Jimenez says that she met Swearinger by chance in November 2015. Her father, Victor Gomez, met him first, through a mutual friend. Gomez told Swearinger about his daughter and showed him some videos of her lifts. Swearinger’s response shocked Gomez.
“He said, ‘Eh, I could fix that,’” Jimenez said. “My dad goes, fix what?”
While Jimenez was deadlifting a huge amount of weight, Swearinger explained, he saw room for improvement.
“She was a total success, but I saw a flaw that I know that I could fix, and she could lift more, lift healthier, and stay healthier,” he said.
At that time, Swearinger was unable to train Jimenez, but he evaluated her, offered up a few pointers, and she took them to heart.
“Throughout the next six months, I trained with those tips. Then one day he calls and says ‘Maybe we can work something out,’” she said. “When the chance came knocking, I said give me a time and I was there. Ever since then, we train twice, three times a week maybe. He has changed my life. The numbers I lift now, I don’t think I would have gotten there if I hadn’t been here.”
Jimenez has added 70 pounds across her three lifts since she started working with Swearinger. In July, she won first place in her class and best overall lifter. The latter was a personal goal for her, and she immediately called Swearinger — who was unable to attend — to tell him about it.
But for Swearinger, it’s about more than the lifting. He’s concerned about his trainees’ overall health: eating right, lifting right, and living right.
“We made an agreement — she could have continued to dominate local powerlifting contests, but she wouldn’t have lasted long. She wouldn’t have had a career. She could lift a lot of weight, but she wasn’t firing specific muscles. Once she learns stabilization of firing those, there is no limit to what she could do. She’s still raw as far as I’m concerned. She hold national records, but she’s got a future beyond that.”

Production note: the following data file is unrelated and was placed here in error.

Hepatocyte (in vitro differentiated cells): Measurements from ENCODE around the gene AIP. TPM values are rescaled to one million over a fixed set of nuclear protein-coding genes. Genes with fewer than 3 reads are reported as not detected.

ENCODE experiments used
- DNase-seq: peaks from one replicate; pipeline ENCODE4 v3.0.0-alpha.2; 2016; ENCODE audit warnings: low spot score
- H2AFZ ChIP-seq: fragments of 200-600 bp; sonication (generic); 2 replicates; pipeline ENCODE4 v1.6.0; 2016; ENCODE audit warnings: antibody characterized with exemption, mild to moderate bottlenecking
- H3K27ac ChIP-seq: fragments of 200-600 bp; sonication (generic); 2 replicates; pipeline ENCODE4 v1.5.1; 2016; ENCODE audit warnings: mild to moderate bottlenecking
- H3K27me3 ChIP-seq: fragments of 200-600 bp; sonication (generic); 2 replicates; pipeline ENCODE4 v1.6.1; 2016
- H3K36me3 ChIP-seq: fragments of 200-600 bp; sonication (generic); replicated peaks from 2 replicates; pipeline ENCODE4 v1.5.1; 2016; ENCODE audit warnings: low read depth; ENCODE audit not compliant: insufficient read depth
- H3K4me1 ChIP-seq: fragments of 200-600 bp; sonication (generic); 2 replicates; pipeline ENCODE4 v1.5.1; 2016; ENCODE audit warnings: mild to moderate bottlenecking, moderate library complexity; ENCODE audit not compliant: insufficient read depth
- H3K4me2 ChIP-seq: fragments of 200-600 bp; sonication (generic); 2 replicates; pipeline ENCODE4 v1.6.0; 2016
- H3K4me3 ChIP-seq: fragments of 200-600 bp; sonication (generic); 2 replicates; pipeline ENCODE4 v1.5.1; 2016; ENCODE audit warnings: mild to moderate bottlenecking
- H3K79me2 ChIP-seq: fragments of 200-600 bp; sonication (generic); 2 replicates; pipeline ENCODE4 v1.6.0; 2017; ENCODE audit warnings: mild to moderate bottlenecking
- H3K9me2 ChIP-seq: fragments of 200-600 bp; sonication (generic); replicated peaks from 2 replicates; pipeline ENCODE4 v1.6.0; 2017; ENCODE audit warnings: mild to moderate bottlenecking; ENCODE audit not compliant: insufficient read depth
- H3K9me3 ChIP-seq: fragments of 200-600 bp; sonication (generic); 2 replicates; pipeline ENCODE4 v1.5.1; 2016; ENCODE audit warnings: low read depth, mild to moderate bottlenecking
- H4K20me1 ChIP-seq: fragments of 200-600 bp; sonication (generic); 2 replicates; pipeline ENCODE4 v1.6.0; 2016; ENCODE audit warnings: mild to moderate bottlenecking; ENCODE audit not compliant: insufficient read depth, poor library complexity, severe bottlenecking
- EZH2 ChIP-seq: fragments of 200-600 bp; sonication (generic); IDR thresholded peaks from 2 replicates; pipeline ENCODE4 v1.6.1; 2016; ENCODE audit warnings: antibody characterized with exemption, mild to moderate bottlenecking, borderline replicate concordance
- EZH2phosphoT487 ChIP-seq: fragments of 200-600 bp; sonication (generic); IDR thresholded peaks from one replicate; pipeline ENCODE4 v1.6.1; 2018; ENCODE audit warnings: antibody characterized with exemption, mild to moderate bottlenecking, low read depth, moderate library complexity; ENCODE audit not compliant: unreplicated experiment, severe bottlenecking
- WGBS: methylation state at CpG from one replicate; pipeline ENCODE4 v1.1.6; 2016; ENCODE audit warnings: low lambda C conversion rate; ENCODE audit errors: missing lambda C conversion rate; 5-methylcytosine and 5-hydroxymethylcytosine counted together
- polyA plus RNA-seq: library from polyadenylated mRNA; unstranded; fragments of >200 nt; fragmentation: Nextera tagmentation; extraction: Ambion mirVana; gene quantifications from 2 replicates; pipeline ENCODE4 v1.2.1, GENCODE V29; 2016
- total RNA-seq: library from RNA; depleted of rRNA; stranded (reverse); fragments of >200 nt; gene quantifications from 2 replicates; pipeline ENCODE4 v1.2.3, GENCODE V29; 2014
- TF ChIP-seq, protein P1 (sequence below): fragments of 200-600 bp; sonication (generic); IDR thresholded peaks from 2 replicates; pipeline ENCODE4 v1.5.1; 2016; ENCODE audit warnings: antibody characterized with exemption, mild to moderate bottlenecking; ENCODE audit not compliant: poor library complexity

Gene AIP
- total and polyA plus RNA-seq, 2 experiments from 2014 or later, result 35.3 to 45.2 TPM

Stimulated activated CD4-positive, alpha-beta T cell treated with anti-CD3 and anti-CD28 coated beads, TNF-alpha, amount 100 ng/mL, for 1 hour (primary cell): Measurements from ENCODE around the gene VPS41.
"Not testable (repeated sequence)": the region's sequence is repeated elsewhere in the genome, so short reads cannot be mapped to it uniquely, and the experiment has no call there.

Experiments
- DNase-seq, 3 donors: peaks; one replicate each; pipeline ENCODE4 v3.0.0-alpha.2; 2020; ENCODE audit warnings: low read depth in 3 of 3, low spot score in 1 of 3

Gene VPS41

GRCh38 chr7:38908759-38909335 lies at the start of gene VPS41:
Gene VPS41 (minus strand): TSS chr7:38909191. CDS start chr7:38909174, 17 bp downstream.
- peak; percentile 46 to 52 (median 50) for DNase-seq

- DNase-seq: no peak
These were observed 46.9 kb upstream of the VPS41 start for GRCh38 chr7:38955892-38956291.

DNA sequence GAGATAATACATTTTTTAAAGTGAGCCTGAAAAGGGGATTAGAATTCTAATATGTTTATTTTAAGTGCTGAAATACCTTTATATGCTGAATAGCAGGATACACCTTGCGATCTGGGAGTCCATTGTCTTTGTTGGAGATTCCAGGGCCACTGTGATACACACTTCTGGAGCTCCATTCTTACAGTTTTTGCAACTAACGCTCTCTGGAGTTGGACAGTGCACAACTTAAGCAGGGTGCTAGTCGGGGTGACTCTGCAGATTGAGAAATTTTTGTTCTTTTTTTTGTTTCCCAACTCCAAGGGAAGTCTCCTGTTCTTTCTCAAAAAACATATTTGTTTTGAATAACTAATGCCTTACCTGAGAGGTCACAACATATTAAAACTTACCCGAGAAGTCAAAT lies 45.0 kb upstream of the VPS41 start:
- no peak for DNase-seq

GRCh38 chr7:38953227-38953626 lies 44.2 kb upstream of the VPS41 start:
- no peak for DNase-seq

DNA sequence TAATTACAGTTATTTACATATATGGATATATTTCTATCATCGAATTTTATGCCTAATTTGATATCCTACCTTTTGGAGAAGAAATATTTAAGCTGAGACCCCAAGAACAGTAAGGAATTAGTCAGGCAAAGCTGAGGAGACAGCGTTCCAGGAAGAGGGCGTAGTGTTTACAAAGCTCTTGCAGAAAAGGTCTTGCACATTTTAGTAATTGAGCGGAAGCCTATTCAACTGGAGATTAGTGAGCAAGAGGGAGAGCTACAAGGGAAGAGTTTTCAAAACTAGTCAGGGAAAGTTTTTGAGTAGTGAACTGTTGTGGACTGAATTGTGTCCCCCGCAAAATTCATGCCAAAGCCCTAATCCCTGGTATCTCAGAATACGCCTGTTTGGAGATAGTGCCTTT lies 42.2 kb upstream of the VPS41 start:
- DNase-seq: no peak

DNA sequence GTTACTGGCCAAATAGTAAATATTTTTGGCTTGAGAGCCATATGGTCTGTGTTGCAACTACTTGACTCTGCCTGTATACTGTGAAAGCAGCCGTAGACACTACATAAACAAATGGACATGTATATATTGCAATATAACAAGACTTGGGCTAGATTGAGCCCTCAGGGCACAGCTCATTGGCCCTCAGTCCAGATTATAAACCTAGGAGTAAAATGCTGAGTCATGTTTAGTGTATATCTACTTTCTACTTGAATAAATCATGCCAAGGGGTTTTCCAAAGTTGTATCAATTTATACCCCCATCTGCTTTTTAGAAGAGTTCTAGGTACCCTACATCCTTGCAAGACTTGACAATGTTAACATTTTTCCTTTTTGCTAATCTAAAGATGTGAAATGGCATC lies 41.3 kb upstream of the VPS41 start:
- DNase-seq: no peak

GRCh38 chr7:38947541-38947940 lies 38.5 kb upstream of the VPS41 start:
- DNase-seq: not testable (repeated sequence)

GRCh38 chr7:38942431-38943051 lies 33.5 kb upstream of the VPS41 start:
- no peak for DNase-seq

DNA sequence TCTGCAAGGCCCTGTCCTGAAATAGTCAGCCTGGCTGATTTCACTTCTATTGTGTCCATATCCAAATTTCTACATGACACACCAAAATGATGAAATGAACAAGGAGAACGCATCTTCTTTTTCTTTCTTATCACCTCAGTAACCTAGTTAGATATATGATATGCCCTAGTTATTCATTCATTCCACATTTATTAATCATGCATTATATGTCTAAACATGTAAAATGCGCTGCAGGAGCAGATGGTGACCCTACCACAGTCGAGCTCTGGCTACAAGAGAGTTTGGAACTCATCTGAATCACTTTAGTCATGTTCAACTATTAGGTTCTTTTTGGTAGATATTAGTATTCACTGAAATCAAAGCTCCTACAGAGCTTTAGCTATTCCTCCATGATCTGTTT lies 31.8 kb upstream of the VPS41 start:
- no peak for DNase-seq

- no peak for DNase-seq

Jimenez will be taking a year off to meet some personal goals and resume competing next year.
The focus of the “House of Pain” is currently on training Roa, Jimenez, and one more individual, but things could be expanding soon. Roa and Swearinger are in the midst of a year-long class and well on their way to being certified as personal trainers.
“We’re studying anatomy, physiology, nutrition, and everything that goes with it. We graduate in December, and that’s what when we may expand what we’re doing here,” Swearinger said.
When that time comes, the brothers will be open to training everyone from elderly clients to kids to world class weightlifters, so long as they display the sort desire and dedication that is already established in the “House of Pain.”
“We’ve got the whole gamut. We’re not trying to compete with any gym here in town, we’re just trying to offer something different, something that we really care about: better quality of life, mobility, stability, strength, and power — if that’s what you’re looking for,” Swearinger said. “(When we finish our certification) we do want to, and we’re fully capable of handling all aspects, all age groups, and any condition a person is in when they in through that front door, but you gotta have heart.” ■